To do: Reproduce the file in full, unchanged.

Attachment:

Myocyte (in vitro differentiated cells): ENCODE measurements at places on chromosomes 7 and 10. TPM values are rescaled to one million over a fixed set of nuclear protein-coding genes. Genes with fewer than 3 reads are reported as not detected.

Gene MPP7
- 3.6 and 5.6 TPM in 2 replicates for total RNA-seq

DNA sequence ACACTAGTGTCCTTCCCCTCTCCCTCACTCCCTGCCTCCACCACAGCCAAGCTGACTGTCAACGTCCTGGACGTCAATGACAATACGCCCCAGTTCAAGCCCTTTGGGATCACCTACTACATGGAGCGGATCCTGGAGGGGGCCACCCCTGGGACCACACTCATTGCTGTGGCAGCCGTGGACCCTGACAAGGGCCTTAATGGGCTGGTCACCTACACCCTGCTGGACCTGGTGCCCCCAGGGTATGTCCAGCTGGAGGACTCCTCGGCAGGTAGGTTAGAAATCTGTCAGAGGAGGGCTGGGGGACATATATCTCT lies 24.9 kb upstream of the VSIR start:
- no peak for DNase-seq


Myocyte (in vitro differentiated cells): ENCODE measurements at places on chromosomes 7 and 10. TPM values are rescaled to one million over a fixed set of nuclear protein-coding genes. Genes with fewer than 3 reads are reported as not detected.

Gene MPP7
- 3.6 and 5.6 TPM in 2 replicates for total RNA-seq

DNA sequence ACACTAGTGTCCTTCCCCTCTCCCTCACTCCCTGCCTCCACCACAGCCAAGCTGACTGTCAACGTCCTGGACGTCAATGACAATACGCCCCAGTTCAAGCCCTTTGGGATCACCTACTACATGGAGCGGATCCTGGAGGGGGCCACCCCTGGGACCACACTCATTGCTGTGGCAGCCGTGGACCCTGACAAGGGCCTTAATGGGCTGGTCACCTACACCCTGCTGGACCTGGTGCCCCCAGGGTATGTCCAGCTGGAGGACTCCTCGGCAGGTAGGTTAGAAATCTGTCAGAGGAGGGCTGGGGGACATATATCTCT lies 24.9 kb upstream of the VSIR start:
- no peak for DNase-seq